He emphasized that the Stage Three water restrictions are not yet in place. Yet.
"There are a lot of layers to this onion."
The city of Avalon will be working in partnership with Southern California Edison to allow for water reusage. The city manager can provide more information on this matter.
An Avalon press release earlier this month details the steps that the island community is taking to deal with the California drought:
City Manager/City Attorney’s Offices – Proposed Southern California Edison Additional Desalination Unit at Pebbly Beach Generating Station
In what is very likely the LEAST best-kept "secret" in town, the City has been working closely with Southern California Edison regarding the proposed addition of a second desalination unit at SCE’s Pebbly Beach facility, with output capacity of approximately 150,000 to 200,000 additional gallons of freshwater per day – twice Avalon’s required off-peak water demand. The proposal for the additional unit stems from the community’s desire to stave off Phase 3 water rationing, that comes with the accompanying requisite fifty-percent reduction in water use from the baseline period. While residents and visitors to the City of Avalon and greater Catalina Island have done an exemplary job of doing their part to reduce water usage – realizing at least a thirty-three percent reduction at last report from SCE – it is widely believed that additional conservation beyond what is currently being done will be difficult. Further, certain important components of the local economy – notably hotels – would be hard-pressed to achieve a reduction in water usage of fifty-percent without having to limit their available inventory.
Phase three would mean a 50% reduction. That strict measure is a stunning direction for any community to take in order to deal with the water problems afflicting California. Hotels and restaurants, the major sources of revenue, would be hard hit by such restrictions.
|Desalination plant in Barcelona, Spain|
The bottom line is that Phase 3 water rationing would likely have a significant impact on the island’s economy, with the trickle down impact on the municipal organization being a reduction in revenue. Accordingly, City staff is pleased with the cooperative effort being undertaken with SCE. A proposal for a significant City of Avalon contribution to the desalination project – to be proposed at $500,000 – will be coming forth for City Council review and consideration in the near-term. City staff is aggressively reviewing potential grant sources (including the Prop 1 water bond, which contains proposed funding for desalination) to backfill the cost of the project, or at least, a portion of the cost of the project.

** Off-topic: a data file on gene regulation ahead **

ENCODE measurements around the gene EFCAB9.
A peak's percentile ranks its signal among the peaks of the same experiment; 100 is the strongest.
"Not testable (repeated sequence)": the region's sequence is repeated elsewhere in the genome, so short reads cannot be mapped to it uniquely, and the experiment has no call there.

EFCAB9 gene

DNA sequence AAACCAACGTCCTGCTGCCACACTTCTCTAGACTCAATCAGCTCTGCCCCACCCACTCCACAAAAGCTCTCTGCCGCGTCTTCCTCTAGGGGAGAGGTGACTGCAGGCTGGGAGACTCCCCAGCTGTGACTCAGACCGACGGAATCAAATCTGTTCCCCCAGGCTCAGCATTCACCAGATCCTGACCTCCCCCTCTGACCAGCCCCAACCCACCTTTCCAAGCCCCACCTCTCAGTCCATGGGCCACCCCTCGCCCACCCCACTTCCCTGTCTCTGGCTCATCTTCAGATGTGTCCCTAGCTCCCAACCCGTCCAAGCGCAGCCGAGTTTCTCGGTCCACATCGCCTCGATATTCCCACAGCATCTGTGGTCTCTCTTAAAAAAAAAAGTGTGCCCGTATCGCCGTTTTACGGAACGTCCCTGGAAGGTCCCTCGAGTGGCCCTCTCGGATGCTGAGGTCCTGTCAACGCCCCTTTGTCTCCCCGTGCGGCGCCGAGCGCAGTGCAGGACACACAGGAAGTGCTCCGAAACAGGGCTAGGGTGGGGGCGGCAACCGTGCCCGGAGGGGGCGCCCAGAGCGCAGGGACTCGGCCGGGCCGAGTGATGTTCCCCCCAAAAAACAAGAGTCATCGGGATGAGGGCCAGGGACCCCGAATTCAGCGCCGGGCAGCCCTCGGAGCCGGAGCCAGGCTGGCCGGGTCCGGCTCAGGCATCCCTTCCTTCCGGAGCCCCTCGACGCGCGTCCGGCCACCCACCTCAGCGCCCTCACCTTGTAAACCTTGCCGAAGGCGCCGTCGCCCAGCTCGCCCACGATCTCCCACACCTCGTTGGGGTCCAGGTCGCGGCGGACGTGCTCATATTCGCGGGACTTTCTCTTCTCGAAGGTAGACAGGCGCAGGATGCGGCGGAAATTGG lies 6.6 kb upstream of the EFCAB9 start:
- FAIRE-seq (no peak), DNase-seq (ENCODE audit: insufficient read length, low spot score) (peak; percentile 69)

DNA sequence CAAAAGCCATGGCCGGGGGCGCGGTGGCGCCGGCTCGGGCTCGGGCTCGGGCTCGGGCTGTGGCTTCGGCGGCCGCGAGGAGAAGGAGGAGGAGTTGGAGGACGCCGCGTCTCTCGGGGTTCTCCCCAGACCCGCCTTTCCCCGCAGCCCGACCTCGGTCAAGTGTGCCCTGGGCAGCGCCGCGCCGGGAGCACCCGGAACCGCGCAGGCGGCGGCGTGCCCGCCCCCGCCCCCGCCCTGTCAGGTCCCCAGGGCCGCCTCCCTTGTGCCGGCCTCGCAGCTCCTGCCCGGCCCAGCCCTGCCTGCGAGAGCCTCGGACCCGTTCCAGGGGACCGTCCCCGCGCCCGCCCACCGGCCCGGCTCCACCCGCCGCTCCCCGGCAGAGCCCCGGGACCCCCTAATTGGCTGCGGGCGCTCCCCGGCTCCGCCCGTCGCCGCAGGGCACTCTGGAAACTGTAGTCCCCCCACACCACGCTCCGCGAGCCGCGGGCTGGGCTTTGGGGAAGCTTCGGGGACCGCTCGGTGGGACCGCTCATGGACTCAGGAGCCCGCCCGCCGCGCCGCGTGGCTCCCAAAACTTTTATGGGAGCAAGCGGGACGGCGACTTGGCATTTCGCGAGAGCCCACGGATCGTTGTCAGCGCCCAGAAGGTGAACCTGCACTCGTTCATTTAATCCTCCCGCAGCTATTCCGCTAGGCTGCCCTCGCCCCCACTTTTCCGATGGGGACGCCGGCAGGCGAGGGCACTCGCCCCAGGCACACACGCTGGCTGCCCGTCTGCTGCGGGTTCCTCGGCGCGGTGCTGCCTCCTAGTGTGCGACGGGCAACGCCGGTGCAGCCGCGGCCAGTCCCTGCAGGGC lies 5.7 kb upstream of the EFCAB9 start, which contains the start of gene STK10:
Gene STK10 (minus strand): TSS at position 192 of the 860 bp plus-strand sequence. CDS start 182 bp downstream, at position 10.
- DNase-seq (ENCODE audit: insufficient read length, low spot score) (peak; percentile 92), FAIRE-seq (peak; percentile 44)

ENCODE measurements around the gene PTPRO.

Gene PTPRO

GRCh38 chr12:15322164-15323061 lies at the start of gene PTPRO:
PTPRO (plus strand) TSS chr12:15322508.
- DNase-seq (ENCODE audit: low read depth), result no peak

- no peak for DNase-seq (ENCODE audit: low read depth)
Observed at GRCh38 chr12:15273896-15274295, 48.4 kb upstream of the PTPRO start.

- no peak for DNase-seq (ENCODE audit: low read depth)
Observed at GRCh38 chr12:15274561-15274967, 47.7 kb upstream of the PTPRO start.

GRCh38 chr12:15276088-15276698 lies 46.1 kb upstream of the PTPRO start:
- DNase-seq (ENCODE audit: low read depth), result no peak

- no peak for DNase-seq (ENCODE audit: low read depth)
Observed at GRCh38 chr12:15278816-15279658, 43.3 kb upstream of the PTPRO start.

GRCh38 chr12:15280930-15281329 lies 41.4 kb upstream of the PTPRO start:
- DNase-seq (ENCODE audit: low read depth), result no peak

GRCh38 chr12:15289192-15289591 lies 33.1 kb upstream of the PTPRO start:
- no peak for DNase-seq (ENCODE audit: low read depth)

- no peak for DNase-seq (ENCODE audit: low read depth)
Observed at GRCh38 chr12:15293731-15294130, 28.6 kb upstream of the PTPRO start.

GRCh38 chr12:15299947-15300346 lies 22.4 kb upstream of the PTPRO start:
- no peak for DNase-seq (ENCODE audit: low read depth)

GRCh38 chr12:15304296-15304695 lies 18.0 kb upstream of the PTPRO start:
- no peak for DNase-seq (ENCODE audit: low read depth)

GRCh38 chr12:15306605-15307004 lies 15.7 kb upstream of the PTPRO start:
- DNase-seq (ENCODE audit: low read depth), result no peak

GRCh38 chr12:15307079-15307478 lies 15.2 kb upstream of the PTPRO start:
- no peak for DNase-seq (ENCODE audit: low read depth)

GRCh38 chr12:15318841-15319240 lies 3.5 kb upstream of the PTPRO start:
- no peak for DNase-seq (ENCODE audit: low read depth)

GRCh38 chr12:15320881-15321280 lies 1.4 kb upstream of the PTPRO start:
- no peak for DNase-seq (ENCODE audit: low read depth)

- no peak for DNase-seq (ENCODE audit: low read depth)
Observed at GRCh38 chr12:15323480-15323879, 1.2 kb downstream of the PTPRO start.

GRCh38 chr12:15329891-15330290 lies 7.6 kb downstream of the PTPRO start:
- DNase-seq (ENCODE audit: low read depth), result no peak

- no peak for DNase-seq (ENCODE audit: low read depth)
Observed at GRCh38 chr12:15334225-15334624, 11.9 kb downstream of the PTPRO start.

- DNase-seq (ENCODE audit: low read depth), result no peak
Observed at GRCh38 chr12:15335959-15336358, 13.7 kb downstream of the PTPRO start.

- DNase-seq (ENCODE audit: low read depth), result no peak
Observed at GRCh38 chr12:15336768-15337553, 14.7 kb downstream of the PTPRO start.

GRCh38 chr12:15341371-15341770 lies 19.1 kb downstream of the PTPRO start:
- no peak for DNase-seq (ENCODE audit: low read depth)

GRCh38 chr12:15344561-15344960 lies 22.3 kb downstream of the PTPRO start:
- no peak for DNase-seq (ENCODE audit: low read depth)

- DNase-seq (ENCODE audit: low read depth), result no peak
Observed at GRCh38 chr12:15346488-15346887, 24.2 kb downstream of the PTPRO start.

Municipalities face great expenses to generate more water.
Meanwhile, SCE is completing and submitting the requisite permitting required. This afternoon, in fact, SCE filed its permit for the project with the California Coastal Commission. Many additional important steps remain to bring this project to fruition – including potential challenges related to the plant’s discharge. Both SCE and the City of Avalon hope that this additional desalination unit could be online as early as the Fall, around the time that Phase 3 water rationing is predicted to commence. Should the project timeline and the onset of Phase 3 water rationing not coincide, SCE is also pursuing regulatory relief to prevent the inevitable lower reservoir levels with automatically triggering a required use in water reduction (with the thought that the reservoir level trigger could be relaxed if the additional desalination plant was close to coming on-line).
One comment I had read about Catalina Island and their water rationing predicament discussed that the island community had a desalination plant. "What about it? What happened to it?" The truth is that a desalination plant already exists there, but instead of relying exclusively on drastic water reductions, the city wants to construct another.
|Desalination plant (Catalina Island Blog)|
And yet a second plant will not serve as a long-term solution for the severe water shortage.
It is important to recognize that this additional proposed desalination unit is not the solution to the island’s water challenges; instead, it is only a short term resolve to prevent the onset of Phase 3 water rationing. However, with a "patchwork quilt" approach of other remedies – including proposed additional potential wells, reclaimed water and advanced technologies, ultimately Catalina Island and the City of Avalon will have a more sustainable and promising water-related future.
Major reports have related that San Diego is discussing construction of a desalination plant, but one already exists within the South Bay/Harbor region. Worse still, however, this plant is not going to solve the water needs for a busy community which relies on travel and tourism.
More to follow.